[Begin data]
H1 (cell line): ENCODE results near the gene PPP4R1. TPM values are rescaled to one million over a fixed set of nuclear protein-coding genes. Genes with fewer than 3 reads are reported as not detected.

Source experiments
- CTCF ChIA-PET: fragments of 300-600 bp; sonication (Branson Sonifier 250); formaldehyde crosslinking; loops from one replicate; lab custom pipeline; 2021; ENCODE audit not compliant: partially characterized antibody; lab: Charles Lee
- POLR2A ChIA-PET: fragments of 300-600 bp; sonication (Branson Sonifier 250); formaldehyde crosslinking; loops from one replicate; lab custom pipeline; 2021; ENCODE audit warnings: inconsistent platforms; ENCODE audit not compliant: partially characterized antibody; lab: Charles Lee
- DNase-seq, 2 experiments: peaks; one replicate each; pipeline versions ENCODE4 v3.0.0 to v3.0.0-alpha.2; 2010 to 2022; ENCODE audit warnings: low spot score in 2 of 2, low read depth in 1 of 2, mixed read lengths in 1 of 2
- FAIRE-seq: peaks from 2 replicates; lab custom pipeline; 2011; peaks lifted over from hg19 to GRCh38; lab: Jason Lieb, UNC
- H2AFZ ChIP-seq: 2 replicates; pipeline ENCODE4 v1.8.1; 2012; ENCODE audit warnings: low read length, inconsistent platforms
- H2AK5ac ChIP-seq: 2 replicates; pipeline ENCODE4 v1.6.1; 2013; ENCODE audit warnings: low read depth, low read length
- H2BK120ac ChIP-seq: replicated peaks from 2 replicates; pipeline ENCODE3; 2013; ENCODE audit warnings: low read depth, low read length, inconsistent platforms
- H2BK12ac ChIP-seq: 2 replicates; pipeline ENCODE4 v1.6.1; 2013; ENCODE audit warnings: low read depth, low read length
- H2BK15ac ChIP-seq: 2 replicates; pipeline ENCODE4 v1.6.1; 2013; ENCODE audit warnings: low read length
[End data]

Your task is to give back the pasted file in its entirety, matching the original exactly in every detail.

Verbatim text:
H1 (cell line): ENCODE results near the gene PPP4R1. TPM values are rescaled to one million over a fixed set of nuclear protein-coding genes. Genes with fewer than 3 reads are reported as not detected.

Source experiments
- CTCF ChIA-PET: fragments of 300-600 bp; sonication (Branson Sonifier 250); formaldehyde crosslinking; loops from one replicate; lab custom pipeline; 2021; ENCODE audit not compliant: partially characterized antibody; lab: Charles Lee
- POLR2A ChIA-PET: fragments of 300-600 bp; sonication (Branson Sonifier 250); formaldehyde crosslinking; loops from one replicate; lab custom pipeline; 2021; ENCODE audit warnings: inconsistent platforms; ENCODE audit not compliant: partially characterized antibody; lab: Charles Lee
- DNase-seq, 2 experiments: peaks; one replicate each; pipeline versions ENCODE4 v3.0.0 to v3.0.0-alpha.2; 2010 to 2022; ENCODE audit warnings: low spot score in 2 of 2, low read depth in 1 of 2, mixed read lengths in 1 of 2
- FAIRE-seq: peaks from 2 replicates; lab custom pipeline; 2011; peaks lifted over from hg19 to GRCh38; lab: Jason Lieb, UNC
- H2AFZ ChIP-seq: 2 replicates; pipeline ENCODE4 v1.8.1; 2012; ENCODE audit warnings: low read length, inconsistent platforms
- H2AK5ac ChIP-seq: 2 replicates; pipeline ENCODE4 v1.6.1; 2013; ENCODE audit warnings: low read depth, low read length
- H2BK120ac ChIP-seq: replicated peaks from 2 replicates; pipeline ENCODE3; 2013; ENCODE audit warnings: low read depth, low read length, inconsistent platforms
- H2BK12ac ChIP-seq: 2 replicates; pipeline ENCODE4 v1.6.1; 2013; ENCODE audit warnings: low read depth, low read length
- H2BK15ac ChIP-seq: 2 replicates; pipeline ENCODE4 v1.6.1; 2013; ENCODE audit warnings: low read length